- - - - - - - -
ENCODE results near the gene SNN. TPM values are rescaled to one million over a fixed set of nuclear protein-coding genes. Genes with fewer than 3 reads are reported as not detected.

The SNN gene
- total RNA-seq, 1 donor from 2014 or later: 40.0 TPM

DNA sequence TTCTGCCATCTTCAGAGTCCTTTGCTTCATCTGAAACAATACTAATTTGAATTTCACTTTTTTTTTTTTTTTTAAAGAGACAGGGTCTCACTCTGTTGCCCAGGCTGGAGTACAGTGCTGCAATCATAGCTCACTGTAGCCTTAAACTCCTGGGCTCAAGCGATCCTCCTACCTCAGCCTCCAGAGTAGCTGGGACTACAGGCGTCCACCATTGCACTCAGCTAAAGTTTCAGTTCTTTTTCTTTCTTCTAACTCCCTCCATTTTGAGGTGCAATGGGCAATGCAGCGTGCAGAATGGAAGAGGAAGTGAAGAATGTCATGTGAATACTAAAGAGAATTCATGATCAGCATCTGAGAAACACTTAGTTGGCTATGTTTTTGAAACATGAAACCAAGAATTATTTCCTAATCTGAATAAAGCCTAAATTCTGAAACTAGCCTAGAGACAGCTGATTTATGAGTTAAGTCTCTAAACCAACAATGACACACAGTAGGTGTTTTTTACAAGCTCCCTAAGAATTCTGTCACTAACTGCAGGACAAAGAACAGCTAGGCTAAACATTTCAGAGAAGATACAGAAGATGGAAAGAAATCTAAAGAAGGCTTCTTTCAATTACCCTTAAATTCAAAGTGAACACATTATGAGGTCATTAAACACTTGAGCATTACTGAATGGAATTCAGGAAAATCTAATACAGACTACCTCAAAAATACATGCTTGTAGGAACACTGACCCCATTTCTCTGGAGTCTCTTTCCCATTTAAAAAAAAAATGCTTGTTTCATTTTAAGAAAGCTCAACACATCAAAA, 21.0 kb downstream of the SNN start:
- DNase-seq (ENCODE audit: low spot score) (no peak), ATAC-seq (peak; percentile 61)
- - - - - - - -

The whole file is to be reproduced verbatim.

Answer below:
ENCODE results near the gene SNN. TPM values are rescaled to one million over a fixed set of nuclear protein-coding genes. Genes with fewer than 3 reads are reported as not detected.

The SNN gene
- total RNA-seq, 1 donor from 2014 or later: 40.0 TPM

DNA sequence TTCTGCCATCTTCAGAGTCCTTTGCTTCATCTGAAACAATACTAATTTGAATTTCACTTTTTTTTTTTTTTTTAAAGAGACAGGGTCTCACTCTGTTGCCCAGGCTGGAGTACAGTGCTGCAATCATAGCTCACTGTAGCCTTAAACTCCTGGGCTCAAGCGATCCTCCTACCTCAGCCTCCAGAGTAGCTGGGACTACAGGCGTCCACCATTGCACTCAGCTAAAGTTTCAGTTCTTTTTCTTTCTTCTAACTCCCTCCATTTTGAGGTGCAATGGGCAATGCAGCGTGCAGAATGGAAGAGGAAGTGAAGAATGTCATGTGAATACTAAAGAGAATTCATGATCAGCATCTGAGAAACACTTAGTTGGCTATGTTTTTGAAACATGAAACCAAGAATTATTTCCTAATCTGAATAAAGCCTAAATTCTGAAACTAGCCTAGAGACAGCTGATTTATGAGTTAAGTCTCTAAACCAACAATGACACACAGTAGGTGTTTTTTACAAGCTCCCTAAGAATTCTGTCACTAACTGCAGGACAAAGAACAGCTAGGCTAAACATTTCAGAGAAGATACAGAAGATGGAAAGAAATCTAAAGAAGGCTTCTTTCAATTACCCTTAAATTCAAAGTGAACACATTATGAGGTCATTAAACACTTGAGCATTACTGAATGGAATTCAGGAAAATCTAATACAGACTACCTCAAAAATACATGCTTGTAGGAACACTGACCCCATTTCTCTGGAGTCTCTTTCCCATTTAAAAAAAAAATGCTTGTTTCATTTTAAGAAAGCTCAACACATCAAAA, 21.0 kb downstream of the SNN start:
- DNase-seq (ENCODE audit: low spot score) (no peak), ATAC-seq (peak; percentile 61)